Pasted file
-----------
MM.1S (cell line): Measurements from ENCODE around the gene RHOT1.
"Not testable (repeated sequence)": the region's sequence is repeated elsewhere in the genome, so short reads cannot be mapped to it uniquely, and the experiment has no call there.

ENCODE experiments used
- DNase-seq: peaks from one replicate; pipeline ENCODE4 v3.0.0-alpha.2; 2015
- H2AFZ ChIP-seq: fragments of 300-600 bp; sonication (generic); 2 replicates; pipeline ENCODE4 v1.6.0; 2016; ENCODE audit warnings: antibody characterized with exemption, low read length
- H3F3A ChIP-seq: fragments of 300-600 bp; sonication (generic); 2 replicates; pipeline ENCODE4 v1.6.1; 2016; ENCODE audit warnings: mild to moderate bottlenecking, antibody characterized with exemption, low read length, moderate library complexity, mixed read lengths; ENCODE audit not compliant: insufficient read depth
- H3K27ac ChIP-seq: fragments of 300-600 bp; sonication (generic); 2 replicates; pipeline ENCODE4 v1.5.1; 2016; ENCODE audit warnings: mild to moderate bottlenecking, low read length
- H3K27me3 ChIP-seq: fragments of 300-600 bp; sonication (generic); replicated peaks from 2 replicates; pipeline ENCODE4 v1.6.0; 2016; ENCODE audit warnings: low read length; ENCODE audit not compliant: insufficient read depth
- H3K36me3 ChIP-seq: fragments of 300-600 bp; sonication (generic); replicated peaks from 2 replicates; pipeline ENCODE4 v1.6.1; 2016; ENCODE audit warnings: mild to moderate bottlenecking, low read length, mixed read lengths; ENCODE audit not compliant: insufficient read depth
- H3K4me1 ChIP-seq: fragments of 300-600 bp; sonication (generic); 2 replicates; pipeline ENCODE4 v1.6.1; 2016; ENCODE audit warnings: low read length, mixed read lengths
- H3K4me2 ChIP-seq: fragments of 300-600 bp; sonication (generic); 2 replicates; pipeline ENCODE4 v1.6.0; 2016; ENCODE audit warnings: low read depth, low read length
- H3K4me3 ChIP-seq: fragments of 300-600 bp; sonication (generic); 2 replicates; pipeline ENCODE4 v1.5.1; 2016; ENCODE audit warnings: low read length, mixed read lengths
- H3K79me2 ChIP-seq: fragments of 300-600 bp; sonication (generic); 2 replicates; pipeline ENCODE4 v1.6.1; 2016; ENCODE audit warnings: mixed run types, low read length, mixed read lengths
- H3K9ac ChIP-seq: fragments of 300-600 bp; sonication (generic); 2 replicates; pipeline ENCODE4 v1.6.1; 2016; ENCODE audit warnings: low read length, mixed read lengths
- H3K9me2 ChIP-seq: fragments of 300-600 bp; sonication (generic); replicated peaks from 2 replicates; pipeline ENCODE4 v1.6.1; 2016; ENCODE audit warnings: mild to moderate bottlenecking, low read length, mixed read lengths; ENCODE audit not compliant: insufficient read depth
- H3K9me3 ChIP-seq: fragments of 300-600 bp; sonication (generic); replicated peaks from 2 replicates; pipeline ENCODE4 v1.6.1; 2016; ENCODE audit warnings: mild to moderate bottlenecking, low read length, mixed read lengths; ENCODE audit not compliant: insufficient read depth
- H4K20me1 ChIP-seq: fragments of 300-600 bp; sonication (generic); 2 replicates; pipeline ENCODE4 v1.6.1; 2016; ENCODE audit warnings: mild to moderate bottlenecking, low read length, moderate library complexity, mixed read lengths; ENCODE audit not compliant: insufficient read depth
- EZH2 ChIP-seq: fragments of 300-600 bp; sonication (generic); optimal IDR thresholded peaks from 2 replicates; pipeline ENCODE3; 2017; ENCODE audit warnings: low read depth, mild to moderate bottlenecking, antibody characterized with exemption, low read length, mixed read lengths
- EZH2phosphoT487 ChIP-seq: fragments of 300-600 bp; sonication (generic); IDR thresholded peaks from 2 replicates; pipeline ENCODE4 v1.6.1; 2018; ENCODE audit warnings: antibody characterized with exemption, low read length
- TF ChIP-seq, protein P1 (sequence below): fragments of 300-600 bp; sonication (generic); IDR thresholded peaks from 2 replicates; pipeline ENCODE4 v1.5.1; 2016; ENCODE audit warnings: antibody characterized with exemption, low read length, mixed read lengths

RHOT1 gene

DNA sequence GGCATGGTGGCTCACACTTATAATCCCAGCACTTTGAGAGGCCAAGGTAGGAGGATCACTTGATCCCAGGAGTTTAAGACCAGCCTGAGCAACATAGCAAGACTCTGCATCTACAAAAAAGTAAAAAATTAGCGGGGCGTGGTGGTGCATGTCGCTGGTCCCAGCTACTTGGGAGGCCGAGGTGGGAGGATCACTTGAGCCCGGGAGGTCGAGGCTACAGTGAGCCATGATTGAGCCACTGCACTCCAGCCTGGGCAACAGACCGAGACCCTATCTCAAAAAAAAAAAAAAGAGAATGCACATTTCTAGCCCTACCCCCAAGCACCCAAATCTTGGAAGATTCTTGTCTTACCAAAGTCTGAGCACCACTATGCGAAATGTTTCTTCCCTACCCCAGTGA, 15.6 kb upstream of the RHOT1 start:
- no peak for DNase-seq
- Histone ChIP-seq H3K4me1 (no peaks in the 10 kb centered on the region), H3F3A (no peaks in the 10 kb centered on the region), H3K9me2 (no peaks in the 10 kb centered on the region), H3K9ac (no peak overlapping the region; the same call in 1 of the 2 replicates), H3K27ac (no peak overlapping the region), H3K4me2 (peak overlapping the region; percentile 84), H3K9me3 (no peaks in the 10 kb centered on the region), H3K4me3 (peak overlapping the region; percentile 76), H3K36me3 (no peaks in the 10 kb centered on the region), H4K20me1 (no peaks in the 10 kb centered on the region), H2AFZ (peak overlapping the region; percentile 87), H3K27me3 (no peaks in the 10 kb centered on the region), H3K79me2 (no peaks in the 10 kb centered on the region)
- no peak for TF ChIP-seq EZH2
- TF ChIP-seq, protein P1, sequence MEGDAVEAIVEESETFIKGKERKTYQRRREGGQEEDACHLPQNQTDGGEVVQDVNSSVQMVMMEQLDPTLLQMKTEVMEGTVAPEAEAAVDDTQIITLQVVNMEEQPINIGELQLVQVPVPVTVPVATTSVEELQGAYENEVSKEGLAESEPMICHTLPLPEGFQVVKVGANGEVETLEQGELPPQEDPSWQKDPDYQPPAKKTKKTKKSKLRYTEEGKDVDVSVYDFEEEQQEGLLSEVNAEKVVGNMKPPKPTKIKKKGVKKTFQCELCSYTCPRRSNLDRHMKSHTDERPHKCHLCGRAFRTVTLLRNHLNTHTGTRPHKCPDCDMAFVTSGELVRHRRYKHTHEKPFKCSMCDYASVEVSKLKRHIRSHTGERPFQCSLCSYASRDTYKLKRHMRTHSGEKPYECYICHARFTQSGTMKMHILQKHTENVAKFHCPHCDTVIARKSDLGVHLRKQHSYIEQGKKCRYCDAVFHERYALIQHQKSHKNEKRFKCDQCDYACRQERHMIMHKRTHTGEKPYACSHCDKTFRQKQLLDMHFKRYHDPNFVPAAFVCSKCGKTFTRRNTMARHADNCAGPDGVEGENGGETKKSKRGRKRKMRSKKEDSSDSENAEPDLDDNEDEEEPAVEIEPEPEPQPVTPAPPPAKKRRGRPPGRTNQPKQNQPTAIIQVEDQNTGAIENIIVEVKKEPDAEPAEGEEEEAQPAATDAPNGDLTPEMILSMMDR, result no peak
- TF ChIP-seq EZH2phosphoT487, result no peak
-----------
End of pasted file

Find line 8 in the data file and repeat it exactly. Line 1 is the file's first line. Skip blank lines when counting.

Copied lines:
- H3K27me3 ChIP-seq: fragments of 300-600 bp; sonication (generic); replicated peaks from 2 replicates; pipeline ENCODE4 v1.6.0; 2016; ENCODE audit warnings: low read length; ENCODE audit not compliant: insufficient read depth